Economic issues in resistance management

Secchi, Silvia
Major Professor
Bruce A. Babcock
Committee Member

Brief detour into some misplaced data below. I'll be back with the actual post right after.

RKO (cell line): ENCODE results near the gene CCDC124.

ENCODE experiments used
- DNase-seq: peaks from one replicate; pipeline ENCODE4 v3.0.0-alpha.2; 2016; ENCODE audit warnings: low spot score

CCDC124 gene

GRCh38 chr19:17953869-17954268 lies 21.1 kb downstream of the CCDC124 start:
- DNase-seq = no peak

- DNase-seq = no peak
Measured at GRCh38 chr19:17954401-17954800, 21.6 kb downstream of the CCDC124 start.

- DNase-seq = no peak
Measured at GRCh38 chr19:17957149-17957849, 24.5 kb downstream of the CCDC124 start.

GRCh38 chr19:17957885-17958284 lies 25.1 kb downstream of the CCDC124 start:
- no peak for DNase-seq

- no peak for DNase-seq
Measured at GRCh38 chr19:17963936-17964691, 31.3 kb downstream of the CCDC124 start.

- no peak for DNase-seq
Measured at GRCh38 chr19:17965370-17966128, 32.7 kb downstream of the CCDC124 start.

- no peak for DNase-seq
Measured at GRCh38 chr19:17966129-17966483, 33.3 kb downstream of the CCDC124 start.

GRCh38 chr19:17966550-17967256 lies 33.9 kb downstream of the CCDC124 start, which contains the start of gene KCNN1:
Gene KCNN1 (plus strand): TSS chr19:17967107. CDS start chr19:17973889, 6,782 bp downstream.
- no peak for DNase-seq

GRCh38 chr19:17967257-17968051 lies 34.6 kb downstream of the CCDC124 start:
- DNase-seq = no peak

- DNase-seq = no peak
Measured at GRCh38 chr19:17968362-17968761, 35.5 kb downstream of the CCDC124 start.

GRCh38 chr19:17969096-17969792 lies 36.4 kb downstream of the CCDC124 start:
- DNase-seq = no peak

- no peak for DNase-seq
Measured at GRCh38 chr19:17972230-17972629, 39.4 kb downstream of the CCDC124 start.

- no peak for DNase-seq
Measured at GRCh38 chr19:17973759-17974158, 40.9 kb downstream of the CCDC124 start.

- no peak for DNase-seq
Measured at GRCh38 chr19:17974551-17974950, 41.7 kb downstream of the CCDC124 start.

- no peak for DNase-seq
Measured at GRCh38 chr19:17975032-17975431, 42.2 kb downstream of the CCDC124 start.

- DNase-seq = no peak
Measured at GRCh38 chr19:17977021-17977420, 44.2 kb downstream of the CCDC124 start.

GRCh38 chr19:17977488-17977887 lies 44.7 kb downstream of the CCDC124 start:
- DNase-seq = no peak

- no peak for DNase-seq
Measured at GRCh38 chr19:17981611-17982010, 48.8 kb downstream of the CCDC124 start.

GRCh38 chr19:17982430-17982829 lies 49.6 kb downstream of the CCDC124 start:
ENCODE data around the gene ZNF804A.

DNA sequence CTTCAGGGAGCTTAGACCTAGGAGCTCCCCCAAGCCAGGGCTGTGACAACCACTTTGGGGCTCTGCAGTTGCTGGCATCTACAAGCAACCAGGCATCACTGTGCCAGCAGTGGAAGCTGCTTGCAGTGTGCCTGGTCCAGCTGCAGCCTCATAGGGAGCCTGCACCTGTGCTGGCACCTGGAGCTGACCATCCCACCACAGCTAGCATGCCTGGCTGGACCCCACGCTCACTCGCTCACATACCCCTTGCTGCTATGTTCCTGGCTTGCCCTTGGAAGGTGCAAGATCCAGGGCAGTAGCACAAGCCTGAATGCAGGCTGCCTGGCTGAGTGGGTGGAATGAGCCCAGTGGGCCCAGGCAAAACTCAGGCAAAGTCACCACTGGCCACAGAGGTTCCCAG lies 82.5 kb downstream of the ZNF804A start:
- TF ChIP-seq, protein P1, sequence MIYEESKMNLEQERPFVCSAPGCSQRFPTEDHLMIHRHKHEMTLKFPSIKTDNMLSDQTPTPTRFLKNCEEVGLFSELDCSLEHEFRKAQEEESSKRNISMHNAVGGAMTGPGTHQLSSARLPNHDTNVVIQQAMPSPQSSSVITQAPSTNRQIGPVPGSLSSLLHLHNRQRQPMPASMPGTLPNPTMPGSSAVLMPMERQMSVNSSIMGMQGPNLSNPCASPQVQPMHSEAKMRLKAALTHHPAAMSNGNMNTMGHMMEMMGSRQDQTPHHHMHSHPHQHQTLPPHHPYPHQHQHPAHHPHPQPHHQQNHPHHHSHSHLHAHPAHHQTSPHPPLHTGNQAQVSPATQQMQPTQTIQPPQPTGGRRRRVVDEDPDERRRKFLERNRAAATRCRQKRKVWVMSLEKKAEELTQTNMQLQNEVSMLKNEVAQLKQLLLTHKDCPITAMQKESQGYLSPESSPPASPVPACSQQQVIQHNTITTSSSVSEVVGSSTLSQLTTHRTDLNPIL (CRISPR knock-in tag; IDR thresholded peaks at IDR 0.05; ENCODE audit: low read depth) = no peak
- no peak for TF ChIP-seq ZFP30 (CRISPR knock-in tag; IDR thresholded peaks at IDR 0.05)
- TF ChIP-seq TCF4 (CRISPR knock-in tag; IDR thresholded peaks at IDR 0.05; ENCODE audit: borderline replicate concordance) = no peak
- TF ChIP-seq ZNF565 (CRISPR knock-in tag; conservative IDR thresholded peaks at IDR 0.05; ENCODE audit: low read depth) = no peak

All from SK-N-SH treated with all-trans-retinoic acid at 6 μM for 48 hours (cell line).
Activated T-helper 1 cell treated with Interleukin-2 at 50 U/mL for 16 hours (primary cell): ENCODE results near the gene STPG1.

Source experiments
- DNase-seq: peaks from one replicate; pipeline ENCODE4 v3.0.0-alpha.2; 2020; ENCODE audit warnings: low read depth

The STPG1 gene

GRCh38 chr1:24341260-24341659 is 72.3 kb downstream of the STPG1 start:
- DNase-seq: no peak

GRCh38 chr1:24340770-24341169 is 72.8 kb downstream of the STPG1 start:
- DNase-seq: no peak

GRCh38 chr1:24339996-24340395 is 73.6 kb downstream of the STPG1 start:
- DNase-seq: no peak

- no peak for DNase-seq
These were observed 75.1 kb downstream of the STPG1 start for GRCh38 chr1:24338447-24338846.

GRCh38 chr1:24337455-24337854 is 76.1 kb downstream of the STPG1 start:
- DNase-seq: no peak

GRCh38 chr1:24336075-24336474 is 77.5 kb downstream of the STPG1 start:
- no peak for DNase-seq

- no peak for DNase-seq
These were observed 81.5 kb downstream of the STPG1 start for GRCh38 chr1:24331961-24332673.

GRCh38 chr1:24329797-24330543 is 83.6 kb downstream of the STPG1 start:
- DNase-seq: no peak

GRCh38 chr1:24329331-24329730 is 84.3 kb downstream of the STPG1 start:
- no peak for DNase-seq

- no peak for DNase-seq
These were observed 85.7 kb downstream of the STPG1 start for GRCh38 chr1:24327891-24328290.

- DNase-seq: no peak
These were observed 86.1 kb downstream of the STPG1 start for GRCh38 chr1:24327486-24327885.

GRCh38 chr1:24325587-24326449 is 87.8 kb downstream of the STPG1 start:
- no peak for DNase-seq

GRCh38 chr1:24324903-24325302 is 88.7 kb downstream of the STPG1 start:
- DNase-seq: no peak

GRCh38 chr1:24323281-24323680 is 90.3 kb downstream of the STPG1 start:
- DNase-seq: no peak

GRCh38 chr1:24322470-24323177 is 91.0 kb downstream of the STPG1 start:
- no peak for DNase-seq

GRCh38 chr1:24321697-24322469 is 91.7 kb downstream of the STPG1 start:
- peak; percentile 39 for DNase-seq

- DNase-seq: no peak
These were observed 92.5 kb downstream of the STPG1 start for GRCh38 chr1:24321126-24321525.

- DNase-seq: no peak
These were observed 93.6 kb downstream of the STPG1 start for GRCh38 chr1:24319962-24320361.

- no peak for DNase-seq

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This dissertation analyzes economic issues related to the use of agricultural pesticides and antibiotics. The efficacy of both these chemical compounds depends on the existence of susceptible targets. However, through natural selection, their utilization increases the frequency of the genes resistant to the pesticide or drug in the target population, and it decreases the available biological capital of genetic susceptibility, increasing resistance;The aim of this dissertation is to analyze the characteristics of optimal resistance management strategies. An empirical analysis is offered in case of bioengineered Bt corn, which underlines the importance of pest mobility, and the externalities it causes, in the development of resistance;Chapter II consists of a general theoretical model on resistance development that incorporates a spatial dimension. This allows the analysis of the impact of pest mobility on the effectiveness of refuges, areas in which the pesticides are not used to preserve the existence of susceptible pests. A discussion of eradication policies and of the role of cross-resistance is included;Chapter III presents an empirical analysis of the role of pest mobility in the development of resistance in the case of Bt corn. The model includes the existence of mandatory (structured) refuges for farmers planting Bt crops and analyzes the impact of incomplete market penetration on resistance development and profits. If part of the crop production area is seeded with non-bioengineered seed, these fields act as an unstructured refuge. The current policy is effectively based on a 100% market penetration. This is not necessarily a realistic assumption. We explicitly evaluate the role of market penetration on resistance;Chapter IV concentrates on the optimal use of existing antibiotics and on the optimal time path of investment in the development of new technologies. The intertemporal allocation of susceptibility and the development of alternative technologies are important social issues, particularly in the case of antibiotics, because health can be considered a necessary good. The analysis focuses on the role of endogenous technological and the investment of resources in alternative technologies;Lastly, some general conclusions on the importance of externalities and technological change in the mining of susceptibility are presented.